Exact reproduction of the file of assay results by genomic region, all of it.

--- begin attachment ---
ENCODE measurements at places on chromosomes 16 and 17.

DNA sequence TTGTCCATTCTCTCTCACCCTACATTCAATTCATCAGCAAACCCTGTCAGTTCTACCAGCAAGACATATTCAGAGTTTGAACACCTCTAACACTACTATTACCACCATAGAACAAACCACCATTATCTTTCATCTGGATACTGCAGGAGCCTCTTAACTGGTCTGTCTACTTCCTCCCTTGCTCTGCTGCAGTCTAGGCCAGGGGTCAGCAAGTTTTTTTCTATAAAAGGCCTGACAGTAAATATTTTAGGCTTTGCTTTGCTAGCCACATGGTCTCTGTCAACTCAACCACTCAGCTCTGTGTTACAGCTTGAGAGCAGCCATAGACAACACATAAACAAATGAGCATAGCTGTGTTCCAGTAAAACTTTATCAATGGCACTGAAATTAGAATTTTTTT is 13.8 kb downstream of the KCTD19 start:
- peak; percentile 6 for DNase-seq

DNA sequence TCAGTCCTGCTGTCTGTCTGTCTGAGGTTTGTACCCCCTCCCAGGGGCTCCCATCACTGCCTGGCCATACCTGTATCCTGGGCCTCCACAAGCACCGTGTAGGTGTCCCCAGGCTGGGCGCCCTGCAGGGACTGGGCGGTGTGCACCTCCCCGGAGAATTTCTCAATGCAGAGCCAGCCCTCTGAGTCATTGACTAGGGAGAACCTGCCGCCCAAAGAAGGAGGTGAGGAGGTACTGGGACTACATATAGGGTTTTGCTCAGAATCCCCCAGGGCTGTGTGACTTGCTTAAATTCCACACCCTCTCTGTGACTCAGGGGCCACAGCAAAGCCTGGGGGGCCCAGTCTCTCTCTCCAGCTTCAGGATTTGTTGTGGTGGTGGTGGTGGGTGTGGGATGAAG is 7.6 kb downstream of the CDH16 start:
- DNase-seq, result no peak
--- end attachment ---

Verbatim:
ENCODE measurements at places on chromosomes 16 and 17.

DNA sequence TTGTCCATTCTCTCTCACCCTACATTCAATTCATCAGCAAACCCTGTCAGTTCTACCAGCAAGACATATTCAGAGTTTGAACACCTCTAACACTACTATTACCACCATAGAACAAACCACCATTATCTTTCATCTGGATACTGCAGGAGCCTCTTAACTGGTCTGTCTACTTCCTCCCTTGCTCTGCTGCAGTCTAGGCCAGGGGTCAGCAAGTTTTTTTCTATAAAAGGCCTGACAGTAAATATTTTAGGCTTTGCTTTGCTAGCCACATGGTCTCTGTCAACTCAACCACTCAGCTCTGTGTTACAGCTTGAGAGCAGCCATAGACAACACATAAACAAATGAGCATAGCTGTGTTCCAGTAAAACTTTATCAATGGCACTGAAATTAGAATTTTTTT is 13.8 kb downstream of the KCTD19 start:
- peak; percentile 6 for DNase-seq

DNA sequence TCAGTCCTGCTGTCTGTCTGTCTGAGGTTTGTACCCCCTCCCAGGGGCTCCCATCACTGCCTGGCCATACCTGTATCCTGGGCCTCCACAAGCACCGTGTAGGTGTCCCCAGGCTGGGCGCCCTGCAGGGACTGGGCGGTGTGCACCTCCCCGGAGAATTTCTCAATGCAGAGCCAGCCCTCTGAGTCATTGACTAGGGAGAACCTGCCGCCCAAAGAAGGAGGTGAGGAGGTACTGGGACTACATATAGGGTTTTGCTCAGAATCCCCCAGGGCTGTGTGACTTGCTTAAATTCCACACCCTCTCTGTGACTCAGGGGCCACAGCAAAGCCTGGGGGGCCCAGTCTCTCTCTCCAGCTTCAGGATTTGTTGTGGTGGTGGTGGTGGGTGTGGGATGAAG is 7.6 kb downstream of the CDH16 start:
- DNase-seq, result no peak